444 F2d 783 National Labor Relations Board v. Wheeling Electric Company

444 F.2d 783


No. 15220.

No. 15270.

United States Court of Appeals, Fourth Circuit.

Argued April 7, 1971.

Decided June 18, 1971.

Joseph E. Mayer, Atty., N.L.R.B. (Arnold Ordman, Gen. Counsel, Dominick L. Manoli, Associate Gen. Counsel, Marcel Mallet-Prevost, Asst. Gen. Counsel, Allison W. Brown, Jr., and Arline Mendelson, Attys., N.L.R.B., on brief), for petitioner and respondent N.L.R.B.

Guy Farmer, Washington, D. C. (Patterson, Belknap, Farmer & Shibley, Washington, D. C., on brief), for respondent Wheeling Electric Co. and petitioner Wheeling Electric Power Co.

Before WINTER, CRAVEN, and BUTZNER, Circuit Judges.

CRAVEN, Circuit Judge.

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This is an appeal from a decision of the National Labor Relations Board that the Wheeling Electric Company violated Section 8(a) (1) of the National Labor Relations Act, 29 U.S.C. § 158(a) (1), by discharging and refusing to rehire a confidential secretary who refused to perform her duties during a strike. We think confidential secretaries are not within the protection of the Act, and deny enforcement of the Board's order to reinstate.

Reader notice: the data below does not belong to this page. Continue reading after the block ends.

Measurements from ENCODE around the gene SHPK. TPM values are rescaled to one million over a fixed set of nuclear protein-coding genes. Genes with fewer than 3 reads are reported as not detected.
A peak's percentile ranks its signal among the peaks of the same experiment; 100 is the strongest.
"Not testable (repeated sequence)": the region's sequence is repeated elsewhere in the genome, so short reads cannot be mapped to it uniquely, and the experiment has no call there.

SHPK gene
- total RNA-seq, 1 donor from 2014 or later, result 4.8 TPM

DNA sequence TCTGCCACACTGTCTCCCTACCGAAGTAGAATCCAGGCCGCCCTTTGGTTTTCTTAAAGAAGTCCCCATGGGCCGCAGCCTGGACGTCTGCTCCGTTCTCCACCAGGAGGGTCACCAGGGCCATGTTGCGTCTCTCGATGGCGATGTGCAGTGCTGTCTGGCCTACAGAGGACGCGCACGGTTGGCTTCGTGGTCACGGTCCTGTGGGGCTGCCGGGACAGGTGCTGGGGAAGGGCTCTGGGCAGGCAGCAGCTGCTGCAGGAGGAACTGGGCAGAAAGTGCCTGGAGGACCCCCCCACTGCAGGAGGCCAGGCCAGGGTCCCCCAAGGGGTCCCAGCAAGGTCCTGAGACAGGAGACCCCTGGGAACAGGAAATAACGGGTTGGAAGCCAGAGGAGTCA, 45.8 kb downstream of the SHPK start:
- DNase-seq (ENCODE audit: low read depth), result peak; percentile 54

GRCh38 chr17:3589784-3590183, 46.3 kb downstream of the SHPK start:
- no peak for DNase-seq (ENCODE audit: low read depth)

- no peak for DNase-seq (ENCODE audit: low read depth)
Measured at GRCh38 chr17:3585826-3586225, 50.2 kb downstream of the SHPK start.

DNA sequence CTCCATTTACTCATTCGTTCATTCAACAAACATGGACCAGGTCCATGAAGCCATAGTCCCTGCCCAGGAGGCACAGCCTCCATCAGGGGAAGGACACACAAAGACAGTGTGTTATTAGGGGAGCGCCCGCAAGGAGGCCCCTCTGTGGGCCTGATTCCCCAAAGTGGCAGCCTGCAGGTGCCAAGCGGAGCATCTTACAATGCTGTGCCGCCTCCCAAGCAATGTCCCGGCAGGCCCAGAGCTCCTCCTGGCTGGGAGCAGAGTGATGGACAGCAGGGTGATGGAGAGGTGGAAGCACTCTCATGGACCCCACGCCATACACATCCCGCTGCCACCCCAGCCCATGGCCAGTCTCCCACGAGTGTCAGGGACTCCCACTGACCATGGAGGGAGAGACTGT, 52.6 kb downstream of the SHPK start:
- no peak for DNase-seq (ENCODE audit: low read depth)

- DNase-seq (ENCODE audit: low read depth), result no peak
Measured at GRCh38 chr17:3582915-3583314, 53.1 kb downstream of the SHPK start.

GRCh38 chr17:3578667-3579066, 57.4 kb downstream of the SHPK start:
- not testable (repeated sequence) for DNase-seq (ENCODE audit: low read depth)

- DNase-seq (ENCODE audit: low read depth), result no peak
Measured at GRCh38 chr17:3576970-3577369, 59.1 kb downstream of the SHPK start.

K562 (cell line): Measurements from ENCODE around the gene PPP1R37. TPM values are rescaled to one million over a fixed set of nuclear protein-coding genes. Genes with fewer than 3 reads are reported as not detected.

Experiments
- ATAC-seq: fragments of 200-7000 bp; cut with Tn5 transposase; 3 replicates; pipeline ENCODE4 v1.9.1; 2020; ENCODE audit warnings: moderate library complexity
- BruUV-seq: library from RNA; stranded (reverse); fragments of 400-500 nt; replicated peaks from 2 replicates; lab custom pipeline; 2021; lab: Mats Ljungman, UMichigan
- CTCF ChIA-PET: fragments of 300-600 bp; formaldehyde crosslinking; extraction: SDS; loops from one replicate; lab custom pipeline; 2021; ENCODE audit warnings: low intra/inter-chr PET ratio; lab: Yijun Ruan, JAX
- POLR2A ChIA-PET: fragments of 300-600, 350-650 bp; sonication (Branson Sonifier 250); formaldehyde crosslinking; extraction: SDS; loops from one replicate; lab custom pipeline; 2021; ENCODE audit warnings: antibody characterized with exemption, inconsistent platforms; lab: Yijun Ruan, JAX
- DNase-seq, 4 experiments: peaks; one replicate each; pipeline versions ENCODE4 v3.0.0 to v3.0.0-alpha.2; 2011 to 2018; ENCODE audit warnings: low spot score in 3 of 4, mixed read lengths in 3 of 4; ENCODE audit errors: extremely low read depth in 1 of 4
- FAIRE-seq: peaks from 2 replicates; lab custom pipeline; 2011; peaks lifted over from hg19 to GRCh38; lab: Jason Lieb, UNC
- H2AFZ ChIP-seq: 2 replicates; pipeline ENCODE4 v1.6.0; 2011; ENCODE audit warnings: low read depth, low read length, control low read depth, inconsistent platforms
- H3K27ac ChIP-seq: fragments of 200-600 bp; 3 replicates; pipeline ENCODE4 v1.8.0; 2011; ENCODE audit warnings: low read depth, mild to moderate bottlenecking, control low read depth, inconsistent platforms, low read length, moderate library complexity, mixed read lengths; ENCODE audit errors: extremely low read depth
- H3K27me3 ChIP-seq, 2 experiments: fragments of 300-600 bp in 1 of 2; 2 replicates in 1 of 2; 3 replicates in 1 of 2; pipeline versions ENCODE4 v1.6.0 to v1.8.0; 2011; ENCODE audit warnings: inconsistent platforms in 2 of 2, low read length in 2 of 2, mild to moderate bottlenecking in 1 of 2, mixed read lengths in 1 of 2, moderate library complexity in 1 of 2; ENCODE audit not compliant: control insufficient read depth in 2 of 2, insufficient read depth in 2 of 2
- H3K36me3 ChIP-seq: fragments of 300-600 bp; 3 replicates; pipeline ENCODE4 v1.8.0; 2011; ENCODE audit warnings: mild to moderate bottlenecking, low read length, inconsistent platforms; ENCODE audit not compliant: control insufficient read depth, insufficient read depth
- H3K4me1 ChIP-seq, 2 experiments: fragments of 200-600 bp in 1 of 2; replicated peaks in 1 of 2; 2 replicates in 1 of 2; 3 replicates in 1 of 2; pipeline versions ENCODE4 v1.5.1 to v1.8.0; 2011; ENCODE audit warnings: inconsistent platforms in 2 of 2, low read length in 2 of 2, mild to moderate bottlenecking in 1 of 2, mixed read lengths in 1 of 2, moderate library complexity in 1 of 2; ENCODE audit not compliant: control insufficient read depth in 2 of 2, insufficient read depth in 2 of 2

The parties agree that Mrs. Imogene McConnell was the confidential secretary to the manager of the company's Moundsville, West Virginia, office, and that she was not a union member because of the confidential nature of her employment. Nevertheless, because of personal sympathies (Mrs. McConnell's husband was an official of another union not involved), she refused to cross union picket lines during a strike and was fired for it. Under the theory that her refusal to come to work under the circumstances was protected concerted activity, the Board found an 8(a) (1) violation. Whether Mrs. McConnell is within the protection of the Act depends upon whether she was an "employee" within the meaning of the Act. On its face she would appear to be within the statutory definition. Section 2(3) reads:


The term "employee" shall include any employee, and shall not be limited to the employees of a particular employer, unless this subchapter explicitly states otherwise, and shall include any individual whose work has ceased as a consequence of, or in connection with, any current labor dispute or because of any unfair labor practice, and who has not obtained any other regular and substantially equivalent employment, but shall not include * * any individual employed as a supervisor. * * *